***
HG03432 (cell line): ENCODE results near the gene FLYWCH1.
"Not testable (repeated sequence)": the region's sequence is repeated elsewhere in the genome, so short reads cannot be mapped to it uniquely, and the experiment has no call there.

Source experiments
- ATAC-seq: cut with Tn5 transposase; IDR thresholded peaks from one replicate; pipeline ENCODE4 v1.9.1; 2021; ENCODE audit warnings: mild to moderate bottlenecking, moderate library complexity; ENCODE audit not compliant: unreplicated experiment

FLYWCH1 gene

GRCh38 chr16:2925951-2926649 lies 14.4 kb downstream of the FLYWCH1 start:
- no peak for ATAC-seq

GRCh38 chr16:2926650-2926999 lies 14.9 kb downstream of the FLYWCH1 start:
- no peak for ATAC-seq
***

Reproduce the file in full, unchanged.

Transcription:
HG03432 (cell line): ENCODE results near the gene FLYWCH1.
"Not testable (repeated sequence)": the region's sequence is repeated elsewhere in the genome, so short reads cannot be mapped to it uniquely, and the experiment has no call there.

Source experiments
- ATAC-seq: cut with Tn5 transposase; IDR thresholded peaks from one replicate; pipeline ENCODE4 v1.9.1; 2021; ENCODE audit warnings: mild to moderate bottlenecking, moderate library complexity; ENCODE audit not compliant: unreplicated experiment

FLYWCH1 gene

GRCh38 chr16:2925951-2926649 lies 14.4 kb downstream of the FLYWCH1 start:
- no peak for ATAC-seq

GRCh38 chr16:2926650-2926999 lies 14.9 kb downstream of the FLYWCH1 start:
- no peak for ATAC-seq